14 HP Tecumseh Help

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  #1  
Old 11-23-04, 12:05 PM
JF45159
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14 HP Tecumseh Help

Hello everyone. I am new to the board. I have a 14 HP Tecumseh that I am having trouble with. To start off, it used to belong to my uncle. He rebuilt it about 2 years ago and it hasn't started since. It cranks, everything turns, getting spark,......I think I have went through the whole nine yards checking it out. The only thing that I don't know about is timing. Is it possible that the timing is messed up? If so, how do I adjust it? I had a friend tell me that it could be weak spark, but I was looking for more opinions. Any suggestions on narrowing down the problem? Thanks in advance for your help!!!
 
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Old 11-23-04, 03:20 PM
Azis
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Hello JF,
Your ignition should be solid state which has no timing adjustment per say. The only thing to check if you have good spark, is the shear key on the flywheel. If slightly sheared or the wrong key, it could cause issues that would appear as ignition timing.
If the engine was rebuilt and has not ran since, it is possible to have the cam timing off. This is done by aligning marks on the gears on the crank and cam shafts. To check if this may be a possibility, removing the head to view the valves is necessary. With the piston at TDC (on compresion stroke) both valves should be closed. Rotating the piston in either direction should begin to move either valve. Also at this position, with the shear key correct and intact on the flywheel, the magnet should be at the coil.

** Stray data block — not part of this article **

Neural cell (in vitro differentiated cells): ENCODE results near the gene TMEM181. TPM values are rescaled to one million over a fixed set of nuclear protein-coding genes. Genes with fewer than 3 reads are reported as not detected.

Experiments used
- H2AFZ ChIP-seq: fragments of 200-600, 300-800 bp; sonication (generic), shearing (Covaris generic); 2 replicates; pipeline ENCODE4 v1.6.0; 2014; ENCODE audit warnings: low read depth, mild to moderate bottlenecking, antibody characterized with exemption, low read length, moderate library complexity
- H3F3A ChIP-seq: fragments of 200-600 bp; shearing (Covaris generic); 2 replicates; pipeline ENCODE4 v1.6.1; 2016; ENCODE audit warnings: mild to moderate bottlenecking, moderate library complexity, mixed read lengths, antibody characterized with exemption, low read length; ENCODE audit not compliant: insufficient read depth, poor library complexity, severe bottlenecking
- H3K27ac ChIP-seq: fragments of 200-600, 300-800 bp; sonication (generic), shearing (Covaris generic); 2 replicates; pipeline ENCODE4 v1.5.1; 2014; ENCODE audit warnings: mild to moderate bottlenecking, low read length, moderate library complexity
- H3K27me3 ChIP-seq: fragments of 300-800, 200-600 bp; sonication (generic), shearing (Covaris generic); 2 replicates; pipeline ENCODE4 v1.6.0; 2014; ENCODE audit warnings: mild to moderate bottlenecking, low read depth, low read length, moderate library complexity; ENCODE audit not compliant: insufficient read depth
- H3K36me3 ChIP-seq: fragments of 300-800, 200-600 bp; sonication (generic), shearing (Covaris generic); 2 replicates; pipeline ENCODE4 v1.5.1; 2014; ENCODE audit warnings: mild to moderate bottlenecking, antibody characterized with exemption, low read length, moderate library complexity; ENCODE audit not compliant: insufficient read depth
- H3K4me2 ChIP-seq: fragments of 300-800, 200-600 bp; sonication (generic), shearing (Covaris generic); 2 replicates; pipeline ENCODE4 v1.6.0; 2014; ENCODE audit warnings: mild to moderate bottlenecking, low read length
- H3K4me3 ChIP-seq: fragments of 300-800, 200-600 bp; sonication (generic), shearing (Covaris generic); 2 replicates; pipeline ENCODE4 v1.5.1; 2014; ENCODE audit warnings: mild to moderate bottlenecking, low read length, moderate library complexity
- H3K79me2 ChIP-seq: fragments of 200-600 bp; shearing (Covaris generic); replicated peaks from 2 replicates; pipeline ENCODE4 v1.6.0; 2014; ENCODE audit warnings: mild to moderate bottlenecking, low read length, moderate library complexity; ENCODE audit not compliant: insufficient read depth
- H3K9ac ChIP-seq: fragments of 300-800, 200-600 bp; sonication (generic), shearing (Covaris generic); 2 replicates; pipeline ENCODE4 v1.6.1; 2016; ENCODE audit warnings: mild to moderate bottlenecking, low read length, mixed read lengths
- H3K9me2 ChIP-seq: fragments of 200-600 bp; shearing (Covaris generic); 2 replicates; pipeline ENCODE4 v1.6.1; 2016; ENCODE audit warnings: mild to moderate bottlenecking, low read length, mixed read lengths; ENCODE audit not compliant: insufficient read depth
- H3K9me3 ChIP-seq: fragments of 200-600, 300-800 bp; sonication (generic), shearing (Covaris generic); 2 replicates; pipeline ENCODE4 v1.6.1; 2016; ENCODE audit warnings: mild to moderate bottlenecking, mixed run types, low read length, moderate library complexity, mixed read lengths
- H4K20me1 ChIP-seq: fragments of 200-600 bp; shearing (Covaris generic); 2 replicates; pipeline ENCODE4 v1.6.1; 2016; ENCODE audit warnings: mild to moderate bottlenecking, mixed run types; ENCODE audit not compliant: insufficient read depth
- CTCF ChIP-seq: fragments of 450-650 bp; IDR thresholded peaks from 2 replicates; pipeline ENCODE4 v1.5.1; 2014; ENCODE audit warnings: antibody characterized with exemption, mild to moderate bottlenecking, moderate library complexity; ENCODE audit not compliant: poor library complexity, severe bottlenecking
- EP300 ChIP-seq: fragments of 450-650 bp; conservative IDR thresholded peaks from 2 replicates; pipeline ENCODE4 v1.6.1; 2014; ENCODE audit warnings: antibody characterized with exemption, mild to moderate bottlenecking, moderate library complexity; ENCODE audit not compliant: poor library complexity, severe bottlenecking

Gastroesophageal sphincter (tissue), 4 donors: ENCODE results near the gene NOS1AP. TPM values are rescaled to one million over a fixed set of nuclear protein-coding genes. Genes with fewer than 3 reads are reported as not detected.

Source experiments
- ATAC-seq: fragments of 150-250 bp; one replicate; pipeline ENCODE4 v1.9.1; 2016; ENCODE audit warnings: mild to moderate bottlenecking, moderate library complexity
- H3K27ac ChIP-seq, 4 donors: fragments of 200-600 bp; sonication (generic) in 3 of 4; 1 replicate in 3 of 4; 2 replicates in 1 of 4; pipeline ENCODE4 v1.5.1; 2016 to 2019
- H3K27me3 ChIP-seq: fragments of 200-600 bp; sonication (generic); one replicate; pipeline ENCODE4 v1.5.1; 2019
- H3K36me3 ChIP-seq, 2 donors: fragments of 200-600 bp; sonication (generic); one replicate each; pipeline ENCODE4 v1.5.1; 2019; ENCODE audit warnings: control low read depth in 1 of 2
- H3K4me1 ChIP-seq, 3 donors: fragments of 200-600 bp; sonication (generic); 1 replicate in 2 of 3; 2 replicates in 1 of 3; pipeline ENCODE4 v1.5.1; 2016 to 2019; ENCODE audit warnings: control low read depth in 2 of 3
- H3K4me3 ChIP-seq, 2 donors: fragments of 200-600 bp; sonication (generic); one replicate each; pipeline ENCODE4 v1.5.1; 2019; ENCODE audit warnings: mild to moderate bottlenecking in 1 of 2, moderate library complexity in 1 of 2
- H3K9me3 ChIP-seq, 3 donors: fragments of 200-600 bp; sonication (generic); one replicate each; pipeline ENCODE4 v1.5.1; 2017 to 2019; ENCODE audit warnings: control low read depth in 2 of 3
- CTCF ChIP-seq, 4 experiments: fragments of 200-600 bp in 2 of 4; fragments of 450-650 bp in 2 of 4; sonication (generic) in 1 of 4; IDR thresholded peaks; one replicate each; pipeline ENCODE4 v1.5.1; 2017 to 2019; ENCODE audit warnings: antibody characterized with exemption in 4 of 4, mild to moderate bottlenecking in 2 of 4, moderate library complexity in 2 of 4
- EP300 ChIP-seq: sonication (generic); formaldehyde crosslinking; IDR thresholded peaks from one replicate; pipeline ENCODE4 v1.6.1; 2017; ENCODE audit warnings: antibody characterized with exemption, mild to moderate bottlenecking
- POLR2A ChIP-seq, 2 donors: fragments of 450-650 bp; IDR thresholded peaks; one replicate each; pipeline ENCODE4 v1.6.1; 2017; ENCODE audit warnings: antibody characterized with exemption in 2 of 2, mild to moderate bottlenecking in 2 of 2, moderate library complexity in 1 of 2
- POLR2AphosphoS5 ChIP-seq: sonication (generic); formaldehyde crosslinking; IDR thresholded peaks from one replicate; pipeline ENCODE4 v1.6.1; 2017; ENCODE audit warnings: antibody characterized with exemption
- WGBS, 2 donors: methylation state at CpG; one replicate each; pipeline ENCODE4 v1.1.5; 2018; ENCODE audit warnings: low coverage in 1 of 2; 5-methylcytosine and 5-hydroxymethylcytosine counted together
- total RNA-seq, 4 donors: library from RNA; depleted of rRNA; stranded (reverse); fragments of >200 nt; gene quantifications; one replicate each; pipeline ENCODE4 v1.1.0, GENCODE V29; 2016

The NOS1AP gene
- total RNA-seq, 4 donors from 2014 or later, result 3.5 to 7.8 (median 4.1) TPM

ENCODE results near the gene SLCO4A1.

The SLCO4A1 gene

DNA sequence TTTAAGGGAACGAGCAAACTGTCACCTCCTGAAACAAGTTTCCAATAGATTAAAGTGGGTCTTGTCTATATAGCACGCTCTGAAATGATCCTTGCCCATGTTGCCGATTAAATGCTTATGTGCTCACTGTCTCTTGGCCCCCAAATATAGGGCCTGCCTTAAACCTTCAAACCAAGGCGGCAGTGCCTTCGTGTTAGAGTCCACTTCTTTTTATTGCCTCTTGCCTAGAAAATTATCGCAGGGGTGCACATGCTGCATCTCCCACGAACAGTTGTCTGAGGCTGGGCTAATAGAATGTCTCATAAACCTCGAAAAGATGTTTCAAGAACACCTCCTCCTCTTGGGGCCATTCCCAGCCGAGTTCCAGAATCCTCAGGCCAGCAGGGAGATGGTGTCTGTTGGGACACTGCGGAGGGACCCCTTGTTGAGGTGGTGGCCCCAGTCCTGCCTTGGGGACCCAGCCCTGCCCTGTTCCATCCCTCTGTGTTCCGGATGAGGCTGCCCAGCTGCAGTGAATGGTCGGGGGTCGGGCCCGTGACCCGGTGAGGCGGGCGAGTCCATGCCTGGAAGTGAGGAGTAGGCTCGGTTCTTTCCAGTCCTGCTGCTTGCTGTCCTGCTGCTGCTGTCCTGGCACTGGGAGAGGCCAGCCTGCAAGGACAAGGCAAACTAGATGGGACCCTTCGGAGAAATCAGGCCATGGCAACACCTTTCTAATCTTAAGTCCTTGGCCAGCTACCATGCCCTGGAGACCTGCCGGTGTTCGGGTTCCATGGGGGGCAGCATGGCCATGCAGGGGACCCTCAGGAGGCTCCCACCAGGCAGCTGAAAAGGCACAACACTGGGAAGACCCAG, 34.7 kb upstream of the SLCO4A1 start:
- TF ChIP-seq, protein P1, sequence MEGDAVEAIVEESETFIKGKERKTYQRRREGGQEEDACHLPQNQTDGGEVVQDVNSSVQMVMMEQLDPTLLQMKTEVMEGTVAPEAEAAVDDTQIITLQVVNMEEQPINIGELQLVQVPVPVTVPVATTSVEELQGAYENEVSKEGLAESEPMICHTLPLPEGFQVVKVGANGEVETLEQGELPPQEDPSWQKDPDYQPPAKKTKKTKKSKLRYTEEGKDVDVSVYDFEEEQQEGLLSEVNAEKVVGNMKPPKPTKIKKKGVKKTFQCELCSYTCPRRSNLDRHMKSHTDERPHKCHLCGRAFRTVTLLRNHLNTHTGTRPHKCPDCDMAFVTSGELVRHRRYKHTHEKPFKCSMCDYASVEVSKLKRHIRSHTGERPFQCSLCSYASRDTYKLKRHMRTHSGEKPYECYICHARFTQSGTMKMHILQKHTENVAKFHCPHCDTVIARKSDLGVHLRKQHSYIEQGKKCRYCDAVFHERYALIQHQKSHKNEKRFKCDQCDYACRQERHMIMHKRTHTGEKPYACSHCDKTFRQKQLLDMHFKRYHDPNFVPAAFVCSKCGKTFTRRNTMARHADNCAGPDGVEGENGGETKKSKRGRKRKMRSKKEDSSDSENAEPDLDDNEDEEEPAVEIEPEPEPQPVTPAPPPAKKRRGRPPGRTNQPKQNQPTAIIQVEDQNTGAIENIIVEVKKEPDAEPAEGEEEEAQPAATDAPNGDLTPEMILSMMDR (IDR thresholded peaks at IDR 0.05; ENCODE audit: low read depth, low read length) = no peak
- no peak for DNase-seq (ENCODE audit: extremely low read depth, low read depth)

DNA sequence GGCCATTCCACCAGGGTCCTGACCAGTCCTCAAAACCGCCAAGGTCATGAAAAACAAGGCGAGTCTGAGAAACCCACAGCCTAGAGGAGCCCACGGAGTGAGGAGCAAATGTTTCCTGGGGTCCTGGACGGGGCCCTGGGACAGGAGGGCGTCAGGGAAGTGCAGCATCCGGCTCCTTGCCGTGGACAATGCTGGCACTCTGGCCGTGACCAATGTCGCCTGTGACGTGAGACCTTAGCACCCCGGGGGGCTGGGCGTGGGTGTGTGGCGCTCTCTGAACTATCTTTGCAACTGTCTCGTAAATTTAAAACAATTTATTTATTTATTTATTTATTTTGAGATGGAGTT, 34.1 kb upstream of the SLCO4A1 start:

The engine would have to be dissasembled to correct cam timing.

GL n let us know
 
  #3  
Old 11-24-04, 12:52 AM
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Try putting a little fuel in the plug hole and see if it starts for a second or two. If so, then carb problem. If not, then I would suspect the flywheel key. It's a common failure on engines just rebuilt if the rebuilder doesn't know that it needs to be tightened as tight as you can get it, then 1 more turn. (kidding, but it does need to be tight).
 
  #4  
Old 11-29-04, 10:34 AM
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The flywheel key will also shear if you lubricate the interface between the flywheel and the crankshaft. I did that once in an effort to help myself out if I ever had to remove the flywheel later. After going through a bunch of flywheel keys I read in the B&S manual NOT to lubricate the flywheel and somewhere else just WHY you shouldn't. When the engine backfires the flywheel key will usually shear unless there's a good tight, clean fit on the crankshaft. Making it tight will also help. Yes, I know you may have problems if you have to remove the flywheel later, but that's what the RIGHT puller will quickly and easily do for you.
 
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